Revelstoke was settled in 1885 during construction of the Canadian Pacific Railway (CPR.) The original name of the settlement was Farwell, after surveyor A.S. Farwell, who applied for a Provincial grant for land here. The CPR had assumed that all of the land here would be under their control, as part of a deal they had with the Dominion government. When the CPR reached here, they disputed Farwell’s claim to this land and, refusing to deal with him, located their station and yards east of his townsite. This created a rival townsite, and within a few years, the business district had relocated from Front Street, on the riverbank, up to Mackenzie Avenue and First Street, as most business owners wanted to be closer to the station for easier access to their goods.
In 1886, the CPR asked the federal post office department to change the name of the settlement to honour Lord Revelstoke, whose British banking firm had provided the funds to ensure the completion of the railway. A court case between the CPR and Farwell delayed development of the town for many years, and it was 1897 before landowners could get clear title to their property, and 1899 before the City of Revelstoke was incorporated.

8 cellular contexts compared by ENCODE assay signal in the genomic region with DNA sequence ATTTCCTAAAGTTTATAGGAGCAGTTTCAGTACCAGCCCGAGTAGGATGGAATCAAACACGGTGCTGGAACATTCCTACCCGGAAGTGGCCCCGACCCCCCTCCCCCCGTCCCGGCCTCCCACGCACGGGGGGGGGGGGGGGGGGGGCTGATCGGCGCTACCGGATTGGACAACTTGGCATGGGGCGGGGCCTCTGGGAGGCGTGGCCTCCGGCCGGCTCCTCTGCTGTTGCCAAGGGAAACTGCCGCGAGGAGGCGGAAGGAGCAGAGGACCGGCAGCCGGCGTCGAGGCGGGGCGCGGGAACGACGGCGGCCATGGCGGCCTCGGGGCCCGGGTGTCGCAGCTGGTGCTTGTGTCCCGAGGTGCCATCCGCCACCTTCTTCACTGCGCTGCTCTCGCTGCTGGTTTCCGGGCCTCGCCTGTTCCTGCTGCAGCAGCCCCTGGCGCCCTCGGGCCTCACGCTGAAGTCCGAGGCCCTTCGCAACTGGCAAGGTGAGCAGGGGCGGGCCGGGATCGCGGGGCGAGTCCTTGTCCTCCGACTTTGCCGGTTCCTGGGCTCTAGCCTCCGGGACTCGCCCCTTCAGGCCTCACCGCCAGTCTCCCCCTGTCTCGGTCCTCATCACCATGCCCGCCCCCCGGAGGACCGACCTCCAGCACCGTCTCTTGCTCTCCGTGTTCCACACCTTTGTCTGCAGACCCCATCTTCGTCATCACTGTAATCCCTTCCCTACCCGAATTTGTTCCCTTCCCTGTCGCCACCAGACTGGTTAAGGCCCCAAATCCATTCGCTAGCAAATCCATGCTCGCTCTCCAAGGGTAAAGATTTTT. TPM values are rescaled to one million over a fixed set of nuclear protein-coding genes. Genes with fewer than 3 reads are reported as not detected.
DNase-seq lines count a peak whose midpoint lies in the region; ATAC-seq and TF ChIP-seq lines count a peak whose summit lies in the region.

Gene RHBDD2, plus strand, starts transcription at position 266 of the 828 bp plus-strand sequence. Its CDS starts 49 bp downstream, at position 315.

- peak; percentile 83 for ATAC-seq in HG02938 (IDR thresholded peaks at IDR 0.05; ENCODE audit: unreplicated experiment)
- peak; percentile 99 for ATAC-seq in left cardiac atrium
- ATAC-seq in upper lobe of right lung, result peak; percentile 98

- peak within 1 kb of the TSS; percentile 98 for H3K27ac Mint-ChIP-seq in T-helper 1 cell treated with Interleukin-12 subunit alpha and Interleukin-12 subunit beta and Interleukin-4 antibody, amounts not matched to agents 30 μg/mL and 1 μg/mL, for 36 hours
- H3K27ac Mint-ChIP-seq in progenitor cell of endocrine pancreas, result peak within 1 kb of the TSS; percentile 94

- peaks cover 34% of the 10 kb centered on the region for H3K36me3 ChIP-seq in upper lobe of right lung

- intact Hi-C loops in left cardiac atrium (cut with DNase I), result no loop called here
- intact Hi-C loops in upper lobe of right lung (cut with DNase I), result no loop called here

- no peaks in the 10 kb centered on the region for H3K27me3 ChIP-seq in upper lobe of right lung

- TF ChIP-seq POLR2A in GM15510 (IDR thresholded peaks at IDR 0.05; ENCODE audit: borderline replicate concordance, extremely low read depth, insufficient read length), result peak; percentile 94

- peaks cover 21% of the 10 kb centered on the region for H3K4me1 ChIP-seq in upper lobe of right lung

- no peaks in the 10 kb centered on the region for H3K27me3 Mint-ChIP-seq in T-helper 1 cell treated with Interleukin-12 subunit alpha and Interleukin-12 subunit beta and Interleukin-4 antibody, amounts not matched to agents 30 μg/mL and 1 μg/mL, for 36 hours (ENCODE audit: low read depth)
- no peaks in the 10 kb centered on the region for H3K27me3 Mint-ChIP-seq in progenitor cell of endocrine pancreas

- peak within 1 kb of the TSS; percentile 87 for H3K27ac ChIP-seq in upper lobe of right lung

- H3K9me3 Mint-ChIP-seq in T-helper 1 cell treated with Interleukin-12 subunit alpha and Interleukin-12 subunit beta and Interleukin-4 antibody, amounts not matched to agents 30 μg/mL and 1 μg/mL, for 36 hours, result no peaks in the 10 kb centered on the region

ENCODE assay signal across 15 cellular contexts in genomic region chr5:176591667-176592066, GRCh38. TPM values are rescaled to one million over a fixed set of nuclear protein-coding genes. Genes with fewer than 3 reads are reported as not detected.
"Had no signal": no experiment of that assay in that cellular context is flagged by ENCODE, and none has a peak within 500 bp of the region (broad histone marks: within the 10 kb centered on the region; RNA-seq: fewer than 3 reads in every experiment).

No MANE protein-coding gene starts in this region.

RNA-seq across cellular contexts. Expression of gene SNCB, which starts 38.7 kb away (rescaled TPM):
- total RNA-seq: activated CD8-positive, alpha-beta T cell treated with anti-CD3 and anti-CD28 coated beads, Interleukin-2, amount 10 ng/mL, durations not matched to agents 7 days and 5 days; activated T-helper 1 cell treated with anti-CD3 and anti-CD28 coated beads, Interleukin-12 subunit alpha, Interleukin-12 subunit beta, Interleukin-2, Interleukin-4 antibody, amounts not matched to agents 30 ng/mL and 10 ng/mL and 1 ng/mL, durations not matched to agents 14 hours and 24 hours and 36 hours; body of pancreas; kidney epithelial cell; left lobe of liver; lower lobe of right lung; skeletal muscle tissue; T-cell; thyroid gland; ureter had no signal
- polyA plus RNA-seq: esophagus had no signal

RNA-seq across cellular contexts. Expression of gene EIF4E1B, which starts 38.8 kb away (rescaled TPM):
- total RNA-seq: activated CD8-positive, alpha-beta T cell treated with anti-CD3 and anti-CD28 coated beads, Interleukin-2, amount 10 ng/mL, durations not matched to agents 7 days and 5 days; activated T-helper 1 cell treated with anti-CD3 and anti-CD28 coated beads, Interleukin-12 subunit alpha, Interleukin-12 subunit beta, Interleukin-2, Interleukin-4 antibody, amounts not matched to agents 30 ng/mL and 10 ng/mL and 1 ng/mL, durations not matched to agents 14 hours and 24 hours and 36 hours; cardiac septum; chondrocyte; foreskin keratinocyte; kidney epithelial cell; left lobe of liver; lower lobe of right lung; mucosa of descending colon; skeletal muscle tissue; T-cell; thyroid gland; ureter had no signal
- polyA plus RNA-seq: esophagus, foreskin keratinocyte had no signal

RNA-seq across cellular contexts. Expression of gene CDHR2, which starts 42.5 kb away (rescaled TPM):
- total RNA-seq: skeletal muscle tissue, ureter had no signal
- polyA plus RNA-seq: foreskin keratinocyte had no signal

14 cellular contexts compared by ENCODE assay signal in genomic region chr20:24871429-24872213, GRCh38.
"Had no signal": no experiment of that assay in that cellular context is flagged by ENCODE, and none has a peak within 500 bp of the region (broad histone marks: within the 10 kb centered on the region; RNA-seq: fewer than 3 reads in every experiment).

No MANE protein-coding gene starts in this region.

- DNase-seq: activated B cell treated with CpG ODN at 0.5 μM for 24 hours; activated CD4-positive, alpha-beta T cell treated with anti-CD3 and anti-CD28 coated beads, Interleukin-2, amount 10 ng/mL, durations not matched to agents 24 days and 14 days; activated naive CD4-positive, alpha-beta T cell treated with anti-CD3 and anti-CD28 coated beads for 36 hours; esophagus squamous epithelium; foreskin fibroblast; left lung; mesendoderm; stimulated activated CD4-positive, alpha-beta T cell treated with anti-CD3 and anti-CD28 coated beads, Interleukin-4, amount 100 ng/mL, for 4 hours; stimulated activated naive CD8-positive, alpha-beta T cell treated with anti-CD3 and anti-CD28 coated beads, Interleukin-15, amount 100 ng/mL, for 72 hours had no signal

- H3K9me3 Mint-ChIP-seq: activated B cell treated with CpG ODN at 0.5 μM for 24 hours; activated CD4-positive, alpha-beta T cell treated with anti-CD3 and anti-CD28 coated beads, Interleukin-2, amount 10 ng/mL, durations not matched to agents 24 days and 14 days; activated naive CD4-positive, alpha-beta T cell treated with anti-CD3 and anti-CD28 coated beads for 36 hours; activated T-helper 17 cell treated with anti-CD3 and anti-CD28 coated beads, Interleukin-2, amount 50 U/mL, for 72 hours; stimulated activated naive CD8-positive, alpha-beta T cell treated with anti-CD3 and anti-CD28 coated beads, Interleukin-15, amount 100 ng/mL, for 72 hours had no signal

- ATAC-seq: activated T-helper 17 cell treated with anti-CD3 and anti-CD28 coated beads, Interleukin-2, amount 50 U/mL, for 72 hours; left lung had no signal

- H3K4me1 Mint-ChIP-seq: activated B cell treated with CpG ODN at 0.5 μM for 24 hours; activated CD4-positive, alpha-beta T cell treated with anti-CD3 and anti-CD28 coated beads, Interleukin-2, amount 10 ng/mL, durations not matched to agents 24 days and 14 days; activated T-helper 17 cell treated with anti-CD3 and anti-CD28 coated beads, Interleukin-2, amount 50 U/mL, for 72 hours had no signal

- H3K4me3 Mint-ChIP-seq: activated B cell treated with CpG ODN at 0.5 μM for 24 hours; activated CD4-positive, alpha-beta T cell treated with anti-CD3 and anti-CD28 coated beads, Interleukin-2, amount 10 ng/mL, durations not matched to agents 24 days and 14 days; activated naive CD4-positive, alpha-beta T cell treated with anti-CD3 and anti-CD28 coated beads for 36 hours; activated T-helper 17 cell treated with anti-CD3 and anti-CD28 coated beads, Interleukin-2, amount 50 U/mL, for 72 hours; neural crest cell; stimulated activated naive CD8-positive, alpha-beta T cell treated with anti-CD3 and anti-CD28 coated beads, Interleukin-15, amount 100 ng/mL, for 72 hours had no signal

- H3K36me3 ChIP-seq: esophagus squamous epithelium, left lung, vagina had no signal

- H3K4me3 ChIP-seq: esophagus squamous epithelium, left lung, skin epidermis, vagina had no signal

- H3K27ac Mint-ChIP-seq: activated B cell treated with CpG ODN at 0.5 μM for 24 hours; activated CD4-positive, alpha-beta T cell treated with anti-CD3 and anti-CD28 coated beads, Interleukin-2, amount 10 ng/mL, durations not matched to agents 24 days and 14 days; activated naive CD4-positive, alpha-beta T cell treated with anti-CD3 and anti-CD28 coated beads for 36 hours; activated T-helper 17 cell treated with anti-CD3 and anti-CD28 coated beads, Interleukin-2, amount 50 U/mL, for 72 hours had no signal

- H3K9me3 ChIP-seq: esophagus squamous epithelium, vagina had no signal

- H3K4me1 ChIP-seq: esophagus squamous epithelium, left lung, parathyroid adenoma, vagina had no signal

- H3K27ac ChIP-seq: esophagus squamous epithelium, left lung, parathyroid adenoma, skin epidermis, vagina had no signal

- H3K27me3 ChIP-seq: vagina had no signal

Revelstoke CPR Station from the hill above, circa 1940s. Earle Dickey photograph.
A Booming Community
Revelstoke was once one of the largest and most prominent communities in the interior of the province, mostly due to its importance as a railway center. Steamboat traffic from the south connected with the Canadian Pacific Railway making this an important transportation center. The city had many facilities that would only have been seen in a large city, such as an Opera House, a fully-equipped YMCA gymnasium, and many large businesses, including C.B. Hume’s Department Store, which in the early 1900s was the largest department store in the interior of the province. Settlers came from Great Britain, Italy, Sweden, Norway, the Ukraine, China, Japan, and other countries.
A Diversified Economy
Mining and forestry have always been important parts of Revelstoke’s economy. A gold rush along the Columbia River just north of Revelstoke took place in the 1860s, prior to the establishment of a townsite here, and it is estimated that in two years, over $3,000,000 in gold was mined. Mining in this region has taken place intermittently since that time. There have been sawmills in Revelstoke since the 1880s and logging is carried on throughout this region. Revelstoke began an innovative program in the 1990s when the Revelstoke Community Forest Corporation was set up to purchase a treefarm licence for the community.
A Building with a history
Our beautiful building was constructed in 1926 as the Revelstoke Post Office and Customs, on a site chosen in 1910 by Prime Minister Wilfrid Laurier. The building became home to Revelstoke Museum & Archives in July 1974.